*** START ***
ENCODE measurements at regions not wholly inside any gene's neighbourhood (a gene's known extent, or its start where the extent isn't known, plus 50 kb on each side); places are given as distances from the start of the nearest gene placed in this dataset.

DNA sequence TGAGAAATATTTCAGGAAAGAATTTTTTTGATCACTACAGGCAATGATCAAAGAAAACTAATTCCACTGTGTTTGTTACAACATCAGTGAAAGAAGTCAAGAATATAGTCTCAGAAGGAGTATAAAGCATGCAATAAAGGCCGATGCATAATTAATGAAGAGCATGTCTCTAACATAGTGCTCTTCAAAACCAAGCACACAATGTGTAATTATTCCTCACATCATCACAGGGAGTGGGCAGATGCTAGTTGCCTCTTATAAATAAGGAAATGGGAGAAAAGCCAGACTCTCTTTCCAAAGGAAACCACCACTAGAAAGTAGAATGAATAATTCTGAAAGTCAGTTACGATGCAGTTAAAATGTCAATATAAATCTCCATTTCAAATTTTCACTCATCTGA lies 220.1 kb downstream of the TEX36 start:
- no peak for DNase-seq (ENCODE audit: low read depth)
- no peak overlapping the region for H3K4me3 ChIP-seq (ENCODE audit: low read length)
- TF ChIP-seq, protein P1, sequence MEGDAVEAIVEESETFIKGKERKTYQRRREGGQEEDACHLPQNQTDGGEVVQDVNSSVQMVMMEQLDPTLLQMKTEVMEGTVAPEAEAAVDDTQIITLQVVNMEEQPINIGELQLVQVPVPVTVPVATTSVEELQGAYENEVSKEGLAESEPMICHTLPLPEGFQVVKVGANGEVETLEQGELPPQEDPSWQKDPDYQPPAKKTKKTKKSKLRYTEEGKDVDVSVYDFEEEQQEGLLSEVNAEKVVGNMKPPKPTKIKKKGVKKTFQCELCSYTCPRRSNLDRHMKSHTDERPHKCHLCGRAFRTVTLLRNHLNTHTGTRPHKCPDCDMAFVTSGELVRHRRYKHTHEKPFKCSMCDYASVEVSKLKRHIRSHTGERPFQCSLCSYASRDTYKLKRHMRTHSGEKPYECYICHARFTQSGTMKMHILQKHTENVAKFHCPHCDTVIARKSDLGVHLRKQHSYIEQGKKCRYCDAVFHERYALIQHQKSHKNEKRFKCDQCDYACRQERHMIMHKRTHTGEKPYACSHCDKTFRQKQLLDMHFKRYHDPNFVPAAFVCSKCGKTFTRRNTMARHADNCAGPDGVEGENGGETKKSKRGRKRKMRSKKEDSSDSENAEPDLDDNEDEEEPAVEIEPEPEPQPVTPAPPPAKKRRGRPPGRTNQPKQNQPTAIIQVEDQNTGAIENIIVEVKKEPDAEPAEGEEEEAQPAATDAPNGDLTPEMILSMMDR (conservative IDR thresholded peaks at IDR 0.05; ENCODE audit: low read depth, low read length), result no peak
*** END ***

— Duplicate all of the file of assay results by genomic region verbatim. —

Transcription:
ENCODE measurements at regions not wholly inside any gene's neighbourhood (a gene's known extent, or its start where the extent isn't known, plus 50 kb on each side); places are given as distances from the start of the nearest gene placed in this dataset.

DNA sequence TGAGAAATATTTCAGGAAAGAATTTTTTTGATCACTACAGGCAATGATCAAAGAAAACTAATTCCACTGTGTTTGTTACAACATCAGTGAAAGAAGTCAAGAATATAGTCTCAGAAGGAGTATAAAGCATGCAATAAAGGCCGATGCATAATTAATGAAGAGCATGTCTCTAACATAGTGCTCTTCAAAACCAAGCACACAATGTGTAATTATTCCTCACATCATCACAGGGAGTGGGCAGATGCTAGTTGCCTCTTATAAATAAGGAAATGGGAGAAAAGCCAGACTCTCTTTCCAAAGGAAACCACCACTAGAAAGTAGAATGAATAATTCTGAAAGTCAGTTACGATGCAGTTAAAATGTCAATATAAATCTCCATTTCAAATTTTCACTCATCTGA lies 220.1 kb downstream of the TEX36 start:
- no peak for DNase-seq (ENCODE audit: low read depth)
- no peak overlapping the region for H3K4me3 ChIP-seq (ENCODE audit: low read length)
- TF ChIP-seq, protein P1, sequence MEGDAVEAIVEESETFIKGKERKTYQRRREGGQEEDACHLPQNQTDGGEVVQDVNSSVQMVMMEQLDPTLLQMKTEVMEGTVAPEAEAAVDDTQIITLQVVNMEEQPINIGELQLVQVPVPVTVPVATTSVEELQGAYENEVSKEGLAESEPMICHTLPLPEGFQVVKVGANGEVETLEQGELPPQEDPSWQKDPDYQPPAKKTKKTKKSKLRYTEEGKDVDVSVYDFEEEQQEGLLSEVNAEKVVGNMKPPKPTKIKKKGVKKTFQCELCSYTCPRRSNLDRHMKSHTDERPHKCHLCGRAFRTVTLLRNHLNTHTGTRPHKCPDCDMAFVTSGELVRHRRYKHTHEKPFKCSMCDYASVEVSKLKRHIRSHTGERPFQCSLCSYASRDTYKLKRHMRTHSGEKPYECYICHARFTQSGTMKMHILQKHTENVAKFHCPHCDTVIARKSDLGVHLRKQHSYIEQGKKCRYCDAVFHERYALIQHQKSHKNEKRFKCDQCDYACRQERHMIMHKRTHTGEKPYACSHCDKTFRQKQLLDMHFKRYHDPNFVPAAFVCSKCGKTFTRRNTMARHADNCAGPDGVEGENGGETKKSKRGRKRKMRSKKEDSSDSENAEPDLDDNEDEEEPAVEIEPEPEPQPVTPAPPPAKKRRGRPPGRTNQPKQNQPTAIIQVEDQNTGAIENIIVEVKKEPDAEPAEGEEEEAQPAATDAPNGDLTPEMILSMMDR (conservative IDR thresholded peaks at IDR 0.05; ENCODE audit: low read depth, low read length), result no peak